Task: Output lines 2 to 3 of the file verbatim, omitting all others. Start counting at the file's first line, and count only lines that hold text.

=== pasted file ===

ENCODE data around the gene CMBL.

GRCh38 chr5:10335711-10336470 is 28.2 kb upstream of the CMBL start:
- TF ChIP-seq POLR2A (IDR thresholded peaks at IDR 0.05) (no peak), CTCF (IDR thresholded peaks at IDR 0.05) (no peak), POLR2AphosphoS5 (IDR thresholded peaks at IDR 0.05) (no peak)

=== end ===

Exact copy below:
GRCh38 chr5:10335711-10336470 is 28.2 kb upstream of the CMBL start:
- TF ChIP-seq POLR2A (IDR thresholded peaks at IDR 0.05) (no peak), CTCF (IDR thresholded peaks at IDR 0.05) (no peak), POLR2AphosphoS5 (IDR thresholded peaks at IDR 0.05) (no peak)